Article written by:
Manager, Valuation & Business Advisory Services
Whether titled a “budget,” “forecast,” or “projection,” a forward-looking plan is a must-have for many valuations, but it can be a challenge to compile in the best of times. In “black swan” times such as the COVID-19 pandemic, budgeting can be downright daunting. In this article, we will discuss some guiding principles for preparing a forecast in the best and worst of times.
A budget is primarily a communication device, laying out both a company’s goals and how it plans to invest to achieve them. When performing a valuation, we use a budget to learn management’s priorities, growth plans, and any expected changes in the business. If events do not go to plan, management and valuators can use a budget to help determine where and why a variance occurred.
In order to be most effective, a good budget is:
A realistic, “middle of the road” budget should reflect how the business actually operates and is ideally built on some of the same metrics used to run the business. A realistic budget should also be based on historical data, as a valuator will ask questions to figure out any significant deviations from historical performance (e.g., a significant increase in gross margin or materially lower capital expenditures). Ideally, forecasts should include actual historical data so that forecasted data is presented in context and shown to correspond to reality. What constitutes “realistic” during COVID-19 is likely different than normal, and valuators will spend time learning how the business is impacted by the pandemic and plans for recovery in the coming years.
When preparing a budget, the Pareto Principle applies – the majority (~80%) of results will be driven by a smaller percentage (~20%) of variables. A good budget identifies and discusses business performance relative to these key variables. The benefit of a simple budget is that it is easy to explain, can be communicated to internal (e.g., employees) and external (e.g., valuators) constituents, and any variances from the projected performance are easier to identify. Simplicity also allows for adjustment and adaptation when unforeseen events, such as COVID-19, arise.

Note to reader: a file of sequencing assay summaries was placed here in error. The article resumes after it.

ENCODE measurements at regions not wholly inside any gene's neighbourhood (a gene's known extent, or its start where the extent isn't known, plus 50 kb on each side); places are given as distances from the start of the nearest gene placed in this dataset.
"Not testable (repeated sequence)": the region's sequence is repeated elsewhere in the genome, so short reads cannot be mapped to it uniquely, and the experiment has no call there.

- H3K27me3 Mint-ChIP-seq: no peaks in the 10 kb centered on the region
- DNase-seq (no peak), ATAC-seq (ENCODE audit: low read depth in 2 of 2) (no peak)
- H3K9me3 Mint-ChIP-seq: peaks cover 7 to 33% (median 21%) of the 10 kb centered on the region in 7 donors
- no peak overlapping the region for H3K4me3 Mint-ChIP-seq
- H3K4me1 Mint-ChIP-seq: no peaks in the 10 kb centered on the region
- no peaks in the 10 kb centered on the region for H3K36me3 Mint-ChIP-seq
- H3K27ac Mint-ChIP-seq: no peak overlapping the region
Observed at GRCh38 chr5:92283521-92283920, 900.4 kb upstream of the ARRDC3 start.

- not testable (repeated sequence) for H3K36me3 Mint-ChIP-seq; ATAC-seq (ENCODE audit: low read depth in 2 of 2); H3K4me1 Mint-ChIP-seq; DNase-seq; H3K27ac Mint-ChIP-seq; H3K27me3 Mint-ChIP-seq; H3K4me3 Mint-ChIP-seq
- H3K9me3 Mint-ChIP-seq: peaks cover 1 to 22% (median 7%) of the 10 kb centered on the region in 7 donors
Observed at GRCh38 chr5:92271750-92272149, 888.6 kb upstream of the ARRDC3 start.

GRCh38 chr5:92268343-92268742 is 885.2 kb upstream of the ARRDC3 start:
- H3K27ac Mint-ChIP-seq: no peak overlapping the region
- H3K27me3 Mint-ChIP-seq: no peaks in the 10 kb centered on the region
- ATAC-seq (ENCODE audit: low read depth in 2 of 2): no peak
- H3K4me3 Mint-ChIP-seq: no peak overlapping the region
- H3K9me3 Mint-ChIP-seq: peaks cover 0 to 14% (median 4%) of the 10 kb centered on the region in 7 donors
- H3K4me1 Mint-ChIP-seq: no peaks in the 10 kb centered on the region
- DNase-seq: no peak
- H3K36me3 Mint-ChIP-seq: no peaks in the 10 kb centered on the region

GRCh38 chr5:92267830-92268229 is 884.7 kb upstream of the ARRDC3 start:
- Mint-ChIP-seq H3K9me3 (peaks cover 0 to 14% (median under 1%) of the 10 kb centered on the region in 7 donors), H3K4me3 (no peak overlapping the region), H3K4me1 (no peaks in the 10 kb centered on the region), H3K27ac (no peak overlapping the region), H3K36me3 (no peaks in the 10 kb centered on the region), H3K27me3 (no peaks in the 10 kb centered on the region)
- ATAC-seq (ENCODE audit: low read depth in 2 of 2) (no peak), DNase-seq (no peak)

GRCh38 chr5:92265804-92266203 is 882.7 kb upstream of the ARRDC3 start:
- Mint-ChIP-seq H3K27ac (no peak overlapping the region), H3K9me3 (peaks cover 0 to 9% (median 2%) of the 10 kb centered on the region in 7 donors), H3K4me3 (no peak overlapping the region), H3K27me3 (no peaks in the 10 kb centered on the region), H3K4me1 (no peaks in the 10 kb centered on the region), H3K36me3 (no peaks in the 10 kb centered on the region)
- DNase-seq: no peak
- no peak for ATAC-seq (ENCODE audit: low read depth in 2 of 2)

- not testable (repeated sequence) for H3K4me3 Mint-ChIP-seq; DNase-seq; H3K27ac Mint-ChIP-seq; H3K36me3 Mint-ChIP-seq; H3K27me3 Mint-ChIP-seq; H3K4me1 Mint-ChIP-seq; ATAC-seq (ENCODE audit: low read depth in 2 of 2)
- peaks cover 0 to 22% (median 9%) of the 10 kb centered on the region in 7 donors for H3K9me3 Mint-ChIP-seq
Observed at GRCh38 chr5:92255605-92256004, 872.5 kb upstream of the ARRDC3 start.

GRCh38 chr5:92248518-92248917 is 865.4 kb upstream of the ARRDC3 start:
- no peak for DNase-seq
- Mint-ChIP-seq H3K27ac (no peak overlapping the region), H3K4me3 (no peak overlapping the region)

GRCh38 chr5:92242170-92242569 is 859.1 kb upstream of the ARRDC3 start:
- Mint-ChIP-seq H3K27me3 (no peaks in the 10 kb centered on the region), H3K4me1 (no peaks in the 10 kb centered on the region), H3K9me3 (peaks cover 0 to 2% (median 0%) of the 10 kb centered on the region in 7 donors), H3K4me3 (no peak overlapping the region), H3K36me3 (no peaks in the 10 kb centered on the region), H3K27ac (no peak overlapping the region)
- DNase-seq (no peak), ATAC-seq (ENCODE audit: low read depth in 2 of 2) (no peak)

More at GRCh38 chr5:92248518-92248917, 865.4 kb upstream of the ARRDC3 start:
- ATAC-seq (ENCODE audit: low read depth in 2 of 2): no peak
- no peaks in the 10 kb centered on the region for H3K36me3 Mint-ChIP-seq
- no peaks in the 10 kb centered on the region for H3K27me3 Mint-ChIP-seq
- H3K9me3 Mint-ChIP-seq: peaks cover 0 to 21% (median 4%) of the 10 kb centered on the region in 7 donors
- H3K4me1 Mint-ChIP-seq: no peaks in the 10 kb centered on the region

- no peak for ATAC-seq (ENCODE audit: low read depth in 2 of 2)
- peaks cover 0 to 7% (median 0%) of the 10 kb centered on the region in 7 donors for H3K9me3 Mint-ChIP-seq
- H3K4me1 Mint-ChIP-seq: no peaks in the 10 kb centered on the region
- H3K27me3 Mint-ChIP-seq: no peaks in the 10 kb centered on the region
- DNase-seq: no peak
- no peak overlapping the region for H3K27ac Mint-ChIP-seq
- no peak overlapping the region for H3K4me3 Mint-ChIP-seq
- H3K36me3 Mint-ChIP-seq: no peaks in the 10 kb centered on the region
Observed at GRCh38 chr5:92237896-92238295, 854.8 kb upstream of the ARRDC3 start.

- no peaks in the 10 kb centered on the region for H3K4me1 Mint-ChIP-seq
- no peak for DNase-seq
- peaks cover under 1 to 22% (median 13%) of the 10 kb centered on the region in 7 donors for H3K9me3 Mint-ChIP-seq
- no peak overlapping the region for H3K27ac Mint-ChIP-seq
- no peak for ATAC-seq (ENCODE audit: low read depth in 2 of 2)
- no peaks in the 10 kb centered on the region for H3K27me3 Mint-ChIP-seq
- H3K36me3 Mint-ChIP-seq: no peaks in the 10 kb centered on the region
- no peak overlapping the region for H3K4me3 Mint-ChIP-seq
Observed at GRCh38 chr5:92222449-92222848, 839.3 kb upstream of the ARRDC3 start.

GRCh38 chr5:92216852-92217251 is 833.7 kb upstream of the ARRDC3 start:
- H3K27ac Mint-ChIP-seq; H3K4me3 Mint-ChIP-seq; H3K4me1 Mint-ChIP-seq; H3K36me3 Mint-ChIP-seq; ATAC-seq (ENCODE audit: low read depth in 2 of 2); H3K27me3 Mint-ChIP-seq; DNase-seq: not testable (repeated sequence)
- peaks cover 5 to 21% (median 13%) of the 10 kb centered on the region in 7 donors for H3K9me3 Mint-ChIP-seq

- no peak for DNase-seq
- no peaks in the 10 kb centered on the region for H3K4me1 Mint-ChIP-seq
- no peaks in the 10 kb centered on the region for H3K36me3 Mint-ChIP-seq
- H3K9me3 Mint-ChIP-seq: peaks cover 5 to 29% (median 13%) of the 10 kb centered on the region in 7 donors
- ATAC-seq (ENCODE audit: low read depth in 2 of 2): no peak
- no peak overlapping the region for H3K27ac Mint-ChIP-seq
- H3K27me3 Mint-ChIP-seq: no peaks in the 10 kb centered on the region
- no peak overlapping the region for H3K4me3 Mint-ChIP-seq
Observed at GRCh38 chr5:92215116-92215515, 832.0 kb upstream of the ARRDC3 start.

A logical budget starts with a business’s most consistent variables. For example, if a business has high levels of recurring revenue or a reliable backlog of work, it may make sense to begin with revenue and then add costs, investments and growth initiatives. If, on the other hand, the business has a sales force that needs to continually win new work, has lumpy sales, or is planning in a time of uncertainty (such as COVID-19), it may make sense to begin with known expenses, then build the path to the revenue needed to support them.
In an ideal scenario, a well-built, well-communicated, simple, logical budget guides organization-wide decisions around pricing, costs, investments, and more. This ensures that when confronted with a choice, decision-makers are more likely to choose the same option, driving the organization towards shared goals. When unforeseen complications such as COVID-19 arise, variables can be changed to drive the business in a “new normal”, and these changes are easier to communicate to the entire organization. Useful budgets are also likely to lead to easier valuations, as a consistent process and presentation mean fewer surprises when it comes time to read our report.
Please contact GBQ’s business valuation team for all of your valuation needs, including any questions on your budgeting process and how to make your budget realistic, simple, logical and useful.